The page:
This past May, we adopted our son from foster care. He has been in our care his whole life – they called me within minutes of his birth to see if we could foster him for a while. Days turned into weeks, weeks into years until he was adopted at 2½ years old. There was another special woman in his life who had been there in the beginning – his birth mom. We met after a few days of him living with us, we wrote letters and had a few quick phone calls here or there while I fostered him, but things were super awkward. We never quite knew how to end the conversation. We always had so much more to say to each other, but we could never found the words – until the adoption was final.
I wasn’t sure what our relationship would look like after the adoption went through. I was so concerned his birth mom would be hurt that we changed his name or would be upset that we wanted to adopt him. And she was. She was hurt that I changed his name, and I know (because she told me) that she was upset we adopted him. She wasn’t mad at me, she was just frustrated. Instead of running away from these feelings, I asked her about them and we talked about it. I couldn’t solve them, but I heard her hurt and allowed her to feel these things. I created a safe place for her, because she’s my son’s other mom.
She loves her son, and I have never once questioned that. She has made mistakes, just as I have, and made choices that resulted in them not being able to live together anymore. But she loves him to pieces. I see her light up each time we come to visit, I hear her deep love for him in the encouraging words she says to me about the way we are raising him, and I feel it in her arms when she hugs me each time we have to head home.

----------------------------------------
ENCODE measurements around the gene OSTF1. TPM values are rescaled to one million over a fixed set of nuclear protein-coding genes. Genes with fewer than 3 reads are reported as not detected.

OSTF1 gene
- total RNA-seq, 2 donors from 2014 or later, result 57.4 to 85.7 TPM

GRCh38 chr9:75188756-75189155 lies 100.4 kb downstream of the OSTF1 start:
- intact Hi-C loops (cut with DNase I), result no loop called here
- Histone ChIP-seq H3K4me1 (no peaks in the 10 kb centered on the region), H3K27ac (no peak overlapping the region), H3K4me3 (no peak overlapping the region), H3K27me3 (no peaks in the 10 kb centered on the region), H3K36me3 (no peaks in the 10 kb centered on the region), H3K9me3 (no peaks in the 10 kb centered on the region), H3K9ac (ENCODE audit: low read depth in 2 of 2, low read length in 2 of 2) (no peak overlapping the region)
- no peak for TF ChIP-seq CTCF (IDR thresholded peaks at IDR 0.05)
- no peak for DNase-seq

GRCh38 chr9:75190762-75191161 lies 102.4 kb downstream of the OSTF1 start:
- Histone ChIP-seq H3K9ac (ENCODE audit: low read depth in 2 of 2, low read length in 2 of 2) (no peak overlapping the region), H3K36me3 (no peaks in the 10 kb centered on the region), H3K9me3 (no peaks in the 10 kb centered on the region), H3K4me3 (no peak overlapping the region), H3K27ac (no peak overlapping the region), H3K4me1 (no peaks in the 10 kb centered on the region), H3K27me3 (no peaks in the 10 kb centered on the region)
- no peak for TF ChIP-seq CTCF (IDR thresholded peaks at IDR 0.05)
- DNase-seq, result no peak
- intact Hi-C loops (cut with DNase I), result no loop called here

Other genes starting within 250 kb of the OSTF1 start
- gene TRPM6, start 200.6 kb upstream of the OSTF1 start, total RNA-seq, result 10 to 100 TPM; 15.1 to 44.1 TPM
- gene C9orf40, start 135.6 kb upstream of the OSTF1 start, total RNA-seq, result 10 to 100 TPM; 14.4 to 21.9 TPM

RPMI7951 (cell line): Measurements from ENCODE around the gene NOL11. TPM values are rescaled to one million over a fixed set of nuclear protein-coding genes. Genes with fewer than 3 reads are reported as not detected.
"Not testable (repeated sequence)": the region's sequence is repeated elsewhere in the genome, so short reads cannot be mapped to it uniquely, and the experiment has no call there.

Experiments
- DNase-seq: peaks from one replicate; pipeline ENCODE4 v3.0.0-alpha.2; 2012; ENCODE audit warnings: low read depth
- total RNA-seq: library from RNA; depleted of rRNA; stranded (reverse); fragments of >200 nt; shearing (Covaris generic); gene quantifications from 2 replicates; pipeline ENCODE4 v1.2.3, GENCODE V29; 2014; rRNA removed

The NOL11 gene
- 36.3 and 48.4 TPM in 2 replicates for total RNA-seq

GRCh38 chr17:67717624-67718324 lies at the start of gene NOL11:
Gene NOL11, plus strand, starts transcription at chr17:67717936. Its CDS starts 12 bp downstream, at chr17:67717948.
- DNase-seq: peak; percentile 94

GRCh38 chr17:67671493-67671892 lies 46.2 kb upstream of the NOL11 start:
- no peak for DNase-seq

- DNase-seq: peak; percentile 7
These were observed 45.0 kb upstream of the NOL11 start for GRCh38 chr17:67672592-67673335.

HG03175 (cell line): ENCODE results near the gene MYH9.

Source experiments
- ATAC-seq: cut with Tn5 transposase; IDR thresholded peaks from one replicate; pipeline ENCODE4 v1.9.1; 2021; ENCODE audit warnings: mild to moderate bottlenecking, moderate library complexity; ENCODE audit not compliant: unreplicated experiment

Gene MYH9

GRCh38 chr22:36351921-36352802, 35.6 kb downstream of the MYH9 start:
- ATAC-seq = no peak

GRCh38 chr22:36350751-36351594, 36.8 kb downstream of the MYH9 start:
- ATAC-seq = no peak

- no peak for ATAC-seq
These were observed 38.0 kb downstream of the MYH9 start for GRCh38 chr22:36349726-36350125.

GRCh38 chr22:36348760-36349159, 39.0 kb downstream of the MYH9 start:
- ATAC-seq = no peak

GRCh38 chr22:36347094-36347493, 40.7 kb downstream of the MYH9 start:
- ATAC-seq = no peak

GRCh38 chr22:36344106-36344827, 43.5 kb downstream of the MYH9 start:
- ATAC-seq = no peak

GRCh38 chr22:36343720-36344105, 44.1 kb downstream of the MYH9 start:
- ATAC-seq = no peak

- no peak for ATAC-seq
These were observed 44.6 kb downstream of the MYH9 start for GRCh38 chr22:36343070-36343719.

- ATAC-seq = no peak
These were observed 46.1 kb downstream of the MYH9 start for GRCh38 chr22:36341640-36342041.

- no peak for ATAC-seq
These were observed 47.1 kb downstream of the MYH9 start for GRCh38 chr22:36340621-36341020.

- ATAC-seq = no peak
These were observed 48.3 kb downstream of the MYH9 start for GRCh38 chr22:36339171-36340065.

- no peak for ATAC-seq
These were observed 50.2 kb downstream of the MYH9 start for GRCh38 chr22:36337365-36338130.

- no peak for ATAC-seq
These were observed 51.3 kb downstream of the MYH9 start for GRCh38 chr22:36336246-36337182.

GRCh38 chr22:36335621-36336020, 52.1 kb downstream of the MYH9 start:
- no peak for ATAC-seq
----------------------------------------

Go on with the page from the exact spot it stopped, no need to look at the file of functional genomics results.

A judge decided she couldn’t raise him, so my husband and I are happy to, but there isn’t a time I wish I were his birth mom. She has taught me so much about understanding, thankfulness and love. We definitely didn’t start this process as friends, but after many hours of chatting and being together over the past nine months we truly are. It has been an honor to watch her raise her sweet, healthy baby boy, and I am filled with joy each time she calls for advice or with questions. I never imagined we would have such a precious relationship.
Sometimes it is awkward and sometimes it is hard to be motivated to make time to be together, but each time we do, I am so glad we did. I always thought that if a child had two families – a birth family and an adoptive family, the child’s love would be divided between the two. I thought the child would have to pick sides and choose whom to love more. Instead, I have come to realize that having two families has multiplied the love. There are more hugs, more stories and more opportunities for our son to feel loved. It will not be easy to continue this relationship. We will disagree, hurt each other and make mistakes, but I hope we can always keep an open line of communication and make it work, because we will always have our precious son in common.
– Jill Ng, licensed foster parent